List 4 functions performed by our blood under these conditions (exertion).
> provide more oxygen > remove carbon dioxide
> provide more glucose/"food" > remove heat
carry adrenalin to muscles etc
Can you think of any reasons why it has long been thought that the heart is central to a person's emotions, and character?
> speeds up when you get excited
stops when you die!
in middle of chest?

The effects of exercise

People who are physically fit have a lower rate of heart beat than those who are unfit, and although it also speeds up by less under exertion, it also returns more quickly to normal.
Fit people also have a steadier heartbeat than unfit ones.

Use the information above to draw 2 lines, one for a fit and one for an unfit person, to show how their heartbeat is likely to vary minute by minute before, during and after a period of exertion:
Include a key:

fit person

unfit person

blank exercise graph
In what ways does exercise improve the body?

> strengthens heart muscle

> makes heart bigger!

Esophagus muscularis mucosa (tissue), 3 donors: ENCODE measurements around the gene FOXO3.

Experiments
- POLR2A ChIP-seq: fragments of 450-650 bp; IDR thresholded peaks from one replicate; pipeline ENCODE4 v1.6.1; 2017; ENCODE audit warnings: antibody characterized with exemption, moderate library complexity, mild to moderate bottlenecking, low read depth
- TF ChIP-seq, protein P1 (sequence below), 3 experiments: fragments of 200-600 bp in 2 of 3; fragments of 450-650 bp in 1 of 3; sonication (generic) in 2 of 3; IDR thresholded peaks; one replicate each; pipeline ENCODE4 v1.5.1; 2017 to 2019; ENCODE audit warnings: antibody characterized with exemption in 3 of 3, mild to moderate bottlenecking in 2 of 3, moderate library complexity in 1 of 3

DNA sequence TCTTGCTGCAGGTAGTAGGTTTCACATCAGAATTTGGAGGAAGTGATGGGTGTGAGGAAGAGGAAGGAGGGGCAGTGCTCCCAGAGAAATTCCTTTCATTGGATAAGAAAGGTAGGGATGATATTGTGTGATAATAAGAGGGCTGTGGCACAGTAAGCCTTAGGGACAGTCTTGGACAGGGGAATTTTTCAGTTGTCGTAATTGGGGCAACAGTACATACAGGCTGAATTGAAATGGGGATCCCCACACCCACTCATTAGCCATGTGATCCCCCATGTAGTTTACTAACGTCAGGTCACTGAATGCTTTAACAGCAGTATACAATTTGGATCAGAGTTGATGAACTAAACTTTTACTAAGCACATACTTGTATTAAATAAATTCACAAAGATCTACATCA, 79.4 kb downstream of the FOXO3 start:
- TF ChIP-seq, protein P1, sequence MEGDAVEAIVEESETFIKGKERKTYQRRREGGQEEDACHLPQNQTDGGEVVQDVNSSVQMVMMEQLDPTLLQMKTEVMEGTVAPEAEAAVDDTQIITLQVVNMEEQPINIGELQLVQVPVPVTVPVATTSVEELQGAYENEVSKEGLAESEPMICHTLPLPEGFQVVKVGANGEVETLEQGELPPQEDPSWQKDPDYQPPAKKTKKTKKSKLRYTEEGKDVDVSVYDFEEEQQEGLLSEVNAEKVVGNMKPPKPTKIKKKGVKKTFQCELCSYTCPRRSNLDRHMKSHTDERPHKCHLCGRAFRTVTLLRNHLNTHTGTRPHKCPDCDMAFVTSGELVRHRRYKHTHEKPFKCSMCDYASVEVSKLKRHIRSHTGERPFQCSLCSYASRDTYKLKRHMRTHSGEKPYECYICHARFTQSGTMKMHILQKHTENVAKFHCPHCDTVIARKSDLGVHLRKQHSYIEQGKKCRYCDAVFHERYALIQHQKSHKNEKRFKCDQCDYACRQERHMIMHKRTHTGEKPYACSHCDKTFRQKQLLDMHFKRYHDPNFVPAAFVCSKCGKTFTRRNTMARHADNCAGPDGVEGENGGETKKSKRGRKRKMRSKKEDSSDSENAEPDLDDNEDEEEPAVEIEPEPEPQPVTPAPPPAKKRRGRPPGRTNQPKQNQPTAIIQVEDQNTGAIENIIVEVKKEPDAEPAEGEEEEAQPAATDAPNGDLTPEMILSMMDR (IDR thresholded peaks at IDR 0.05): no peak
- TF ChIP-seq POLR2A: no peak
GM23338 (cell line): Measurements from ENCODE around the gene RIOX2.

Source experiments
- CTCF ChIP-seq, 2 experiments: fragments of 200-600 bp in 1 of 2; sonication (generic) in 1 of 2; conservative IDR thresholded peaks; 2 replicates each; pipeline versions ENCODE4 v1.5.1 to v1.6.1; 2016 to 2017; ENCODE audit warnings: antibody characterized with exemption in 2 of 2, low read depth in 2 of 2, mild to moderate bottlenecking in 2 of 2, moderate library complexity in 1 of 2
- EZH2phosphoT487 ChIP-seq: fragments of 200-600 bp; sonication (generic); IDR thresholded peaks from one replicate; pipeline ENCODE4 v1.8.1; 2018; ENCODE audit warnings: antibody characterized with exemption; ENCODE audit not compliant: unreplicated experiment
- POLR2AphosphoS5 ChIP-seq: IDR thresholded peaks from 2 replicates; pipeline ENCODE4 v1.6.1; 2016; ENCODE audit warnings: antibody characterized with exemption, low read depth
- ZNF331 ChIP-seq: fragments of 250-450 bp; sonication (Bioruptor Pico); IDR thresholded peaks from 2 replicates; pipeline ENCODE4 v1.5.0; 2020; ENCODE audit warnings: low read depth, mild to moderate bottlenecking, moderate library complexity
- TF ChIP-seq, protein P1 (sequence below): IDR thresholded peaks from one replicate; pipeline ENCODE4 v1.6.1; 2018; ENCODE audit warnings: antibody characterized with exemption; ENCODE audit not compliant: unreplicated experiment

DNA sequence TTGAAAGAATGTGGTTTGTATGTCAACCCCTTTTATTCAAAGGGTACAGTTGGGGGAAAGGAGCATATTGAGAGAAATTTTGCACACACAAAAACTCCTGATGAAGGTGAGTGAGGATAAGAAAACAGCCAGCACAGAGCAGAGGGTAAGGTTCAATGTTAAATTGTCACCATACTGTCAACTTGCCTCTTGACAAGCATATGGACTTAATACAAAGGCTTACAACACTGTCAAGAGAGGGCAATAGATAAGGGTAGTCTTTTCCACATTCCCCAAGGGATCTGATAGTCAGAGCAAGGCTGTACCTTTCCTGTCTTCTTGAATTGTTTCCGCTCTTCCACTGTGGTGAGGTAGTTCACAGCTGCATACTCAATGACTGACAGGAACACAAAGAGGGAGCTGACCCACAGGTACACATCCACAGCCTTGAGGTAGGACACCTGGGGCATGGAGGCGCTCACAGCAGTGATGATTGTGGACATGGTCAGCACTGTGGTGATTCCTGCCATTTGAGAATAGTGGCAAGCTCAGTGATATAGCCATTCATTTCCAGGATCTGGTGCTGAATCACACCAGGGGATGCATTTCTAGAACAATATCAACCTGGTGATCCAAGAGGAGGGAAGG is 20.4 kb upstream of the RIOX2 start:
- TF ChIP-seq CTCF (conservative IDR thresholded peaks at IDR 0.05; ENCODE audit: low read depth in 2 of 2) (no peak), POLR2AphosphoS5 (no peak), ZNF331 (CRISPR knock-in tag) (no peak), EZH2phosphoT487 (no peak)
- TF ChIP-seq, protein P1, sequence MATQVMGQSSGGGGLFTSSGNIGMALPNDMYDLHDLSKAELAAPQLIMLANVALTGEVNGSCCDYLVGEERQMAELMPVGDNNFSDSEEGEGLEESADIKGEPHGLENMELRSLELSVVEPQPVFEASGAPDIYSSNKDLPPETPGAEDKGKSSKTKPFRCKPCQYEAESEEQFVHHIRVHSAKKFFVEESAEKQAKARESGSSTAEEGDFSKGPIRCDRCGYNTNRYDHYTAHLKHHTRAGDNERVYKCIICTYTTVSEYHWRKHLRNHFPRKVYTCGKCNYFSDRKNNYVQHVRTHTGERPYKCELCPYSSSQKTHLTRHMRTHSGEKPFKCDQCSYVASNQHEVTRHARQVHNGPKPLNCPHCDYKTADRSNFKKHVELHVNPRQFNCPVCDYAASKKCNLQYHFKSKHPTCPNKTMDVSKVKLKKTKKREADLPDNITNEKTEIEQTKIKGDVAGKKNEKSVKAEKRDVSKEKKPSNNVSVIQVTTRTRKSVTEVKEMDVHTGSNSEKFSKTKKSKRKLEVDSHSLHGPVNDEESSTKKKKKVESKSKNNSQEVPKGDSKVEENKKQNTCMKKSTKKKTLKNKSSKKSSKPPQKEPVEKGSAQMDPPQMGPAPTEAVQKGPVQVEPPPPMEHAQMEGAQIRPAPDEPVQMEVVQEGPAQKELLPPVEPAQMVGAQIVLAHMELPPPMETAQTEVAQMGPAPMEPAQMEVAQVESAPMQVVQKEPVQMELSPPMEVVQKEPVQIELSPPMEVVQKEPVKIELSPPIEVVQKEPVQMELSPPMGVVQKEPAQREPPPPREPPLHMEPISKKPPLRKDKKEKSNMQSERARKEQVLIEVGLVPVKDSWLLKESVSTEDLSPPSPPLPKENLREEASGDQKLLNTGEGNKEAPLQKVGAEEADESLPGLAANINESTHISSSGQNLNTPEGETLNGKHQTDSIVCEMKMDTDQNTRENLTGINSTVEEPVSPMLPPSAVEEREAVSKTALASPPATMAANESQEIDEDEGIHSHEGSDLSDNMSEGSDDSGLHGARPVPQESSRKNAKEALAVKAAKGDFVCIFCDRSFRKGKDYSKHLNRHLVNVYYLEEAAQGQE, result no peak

> makes body muscles more efficient

Exercise and oxygen debt

The function of the circulatory system is to provide oxygen for, and to remove carbon dioxide resulting from, respiration inside cells of the body, so the circulating blood contains a certain amount of oxygen, in combination with haemoglobin inside the red cells.
Transfer of this oxygen to the tissues relies on diffusion via tissue fluid, which may be too slow for some activities, such as sprinting. If the (muscle) tissues use up oxygen faster than it can be supplied by the blood, then they may respire anaerobically and a condition known as oxygen debt is built up. The anaerobic respiration is inefficient and results in the production of lactic acid, which must then be transported (in the blood) to the liver for reprocessing. The accumulation of this acid may be the cause of muscle fatigue, and exercise may increase the efficiency of the body in dealing with this.

It is fairly obvious that exertion causes increased breathing, for example when running for a bus.
Why do you continue to breathe deeply and be out of breath even though the activity has ceased?
> oxygen debt must be "repaid" - restoring blood to normal level of oxygenation

Our heart normally varies its output automatically according to our body's requirements. However, it may stop beating, or its rhythm may become erratic if it is damaged, for instance due to a heart attack.